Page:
Their next challenge was growing and selling vegetables, but the plan was a wash. An early frost meant much of the produce had to be harvested sooner than expected, and Spry said it wasn’t of a high enough quality that they felt comfortable selling it.

Luckily, their pumpkins ripened nicely, and the farm was quickly sold out of the orbed fall staple.

One endeavour that was a success was the expansion of the apiary, which they doubled in size. Fielding a constant stream of requests through the year, they sold enough honey to make a “decent profit,” Spry said, and they’re already optimistic that 2021 will yield a large harvest.

By the time autumn rolled around, restrictions in the area had been lifted and the farm could easily have hosted its annual public event.

But Spry was wary of returning to normal operations too early.

“Quite frankly, on a personal note of social responsibility, we also didn’t want to be the reason for a COVID outbreak in our area as a result of us hosting an event,” she said.

“You have the control to do everything possible to make your event or service safe, but the one thing you can’t control are your customers prior to visiting, and all it takes is one person to bring the walls crumbling down.”

The array of challenges brought by 2020 pushed the Sprys to have a frank conversation about where the business was headed and what types of services they could offer to sustain it over the long term, she said.

In the end, they decided that, unless they were producing very large quantities of food products, they wouldn’t generate enough revenue to supplement their income.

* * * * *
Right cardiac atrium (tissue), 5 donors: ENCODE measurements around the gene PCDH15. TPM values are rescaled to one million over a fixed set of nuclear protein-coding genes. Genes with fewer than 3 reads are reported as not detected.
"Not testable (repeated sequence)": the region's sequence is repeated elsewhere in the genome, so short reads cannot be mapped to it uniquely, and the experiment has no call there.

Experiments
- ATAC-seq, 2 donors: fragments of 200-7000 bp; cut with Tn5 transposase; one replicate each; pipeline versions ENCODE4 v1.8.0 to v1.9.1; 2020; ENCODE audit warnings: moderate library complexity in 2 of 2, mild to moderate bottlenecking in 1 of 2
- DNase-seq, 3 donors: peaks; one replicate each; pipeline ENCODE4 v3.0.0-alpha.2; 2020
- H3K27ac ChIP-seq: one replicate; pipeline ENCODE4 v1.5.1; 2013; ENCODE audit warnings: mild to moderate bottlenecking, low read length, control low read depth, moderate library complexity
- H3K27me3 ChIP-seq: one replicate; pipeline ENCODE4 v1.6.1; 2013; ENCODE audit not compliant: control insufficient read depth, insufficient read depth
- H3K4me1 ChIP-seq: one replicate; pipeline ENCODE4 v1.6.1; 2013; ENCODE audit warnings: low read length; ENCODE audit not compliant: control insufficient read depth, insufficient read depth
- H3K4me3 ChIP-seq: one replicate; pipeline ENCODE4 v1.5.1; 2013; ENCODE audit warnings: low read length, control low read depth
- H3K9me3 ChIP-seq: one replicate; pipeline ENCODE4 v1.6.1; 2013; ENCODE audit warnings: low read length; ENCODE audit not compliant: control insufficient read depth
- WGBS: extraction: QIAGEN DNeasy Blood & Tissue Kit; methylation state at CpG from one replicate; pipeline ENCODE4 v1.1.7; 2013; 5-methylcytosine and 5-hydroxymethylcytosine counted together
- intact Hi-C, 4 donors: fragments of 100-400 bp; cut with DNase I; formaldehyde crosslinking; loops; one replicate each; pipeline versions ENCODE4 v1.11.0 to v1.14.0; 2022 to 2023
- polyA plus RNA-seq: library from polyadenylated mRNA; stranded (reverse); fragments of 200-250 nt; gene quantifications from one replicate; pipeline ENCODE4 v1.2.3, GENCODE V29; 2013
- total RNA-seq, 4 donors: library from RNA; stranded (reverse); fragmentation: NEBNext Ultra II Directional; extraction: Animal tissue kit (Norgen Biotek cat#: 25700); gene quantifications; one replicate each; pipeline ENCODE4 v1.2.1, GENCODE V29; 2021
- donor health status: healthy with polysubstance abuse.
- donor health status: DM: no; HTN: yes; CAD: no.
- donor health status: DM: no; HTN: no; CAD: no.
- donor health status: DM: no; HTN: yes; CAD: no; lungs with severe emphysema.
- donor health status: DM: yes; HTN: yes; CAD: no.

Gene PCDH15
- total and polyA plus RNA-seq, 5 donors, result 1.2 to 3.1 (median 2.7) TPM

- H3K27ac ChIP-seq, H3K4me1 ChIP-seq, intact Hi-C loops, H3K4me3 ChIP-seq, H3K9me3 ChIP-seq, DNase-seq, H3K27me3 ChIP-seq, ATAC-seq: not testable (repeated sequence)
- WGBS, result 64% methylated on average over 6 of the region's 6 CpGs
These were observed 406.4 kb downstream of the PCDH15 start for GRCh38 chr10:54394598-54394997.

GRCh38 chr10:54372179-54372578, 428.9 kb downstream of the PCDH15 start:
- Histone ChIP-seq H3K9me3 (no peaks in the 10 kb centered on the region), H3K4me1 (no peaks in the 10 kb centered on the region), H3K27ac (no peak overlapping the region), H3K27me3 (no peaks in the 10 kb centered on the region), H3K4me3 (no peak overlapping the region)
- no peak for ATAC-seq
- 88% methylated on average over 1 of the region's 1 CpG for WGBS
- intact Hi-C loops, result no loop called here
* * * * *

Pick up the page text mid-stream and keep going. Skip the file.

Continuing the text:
“As our agritourism services are all seasonal in nature, we needed to add a product or a service that would be a year-round bread-and-butter for the business,” Spry said.

“This product or service would allow us to continue on with providing agritourism experiences and to expand our beekeeping operation, but to keep revenues coming in year-round.”

This spring, the Sprys will add dog boarding and training to their suite of services, and plans include building a facility that can host those activities year-round.

One half of the building will serve as a honey house where they can shelter their bees indoors over the winter months.

So far, Spry said, the community response to their plans has been “overwhelmingly positive.”

“The years spent operating our agritourism services definitely built an excellent reputation that laid the foundation for this expansion,” she said.

Though 2020 didn’t go nearly as anticipated, Spry said it offered the couple an opportunity to try new things, learn from their failures, and reevaluate their goals for their business.

She believes their enterprise will have emerged stronger and more resilient as a result.

“I personally have never felt as secure in my business as I do now,” Spry said.

“I’m confident about the success we’ll have in the future, in all aspects of the business, from the addition of our canine services to the growth of our beekeeping and honey operation and to the continued success of our agri-tourism services that started it all.”

The North & Eastern Ontario Local Food Conference is a joint initiative of the Northern Ontario Farm Innovation Alliance (NOFIA), the County of Renfrew, and the Ontario Ministry of Agriculture, Food and Rural Affairs.

A third installation in this series of webinars will be held on March 24.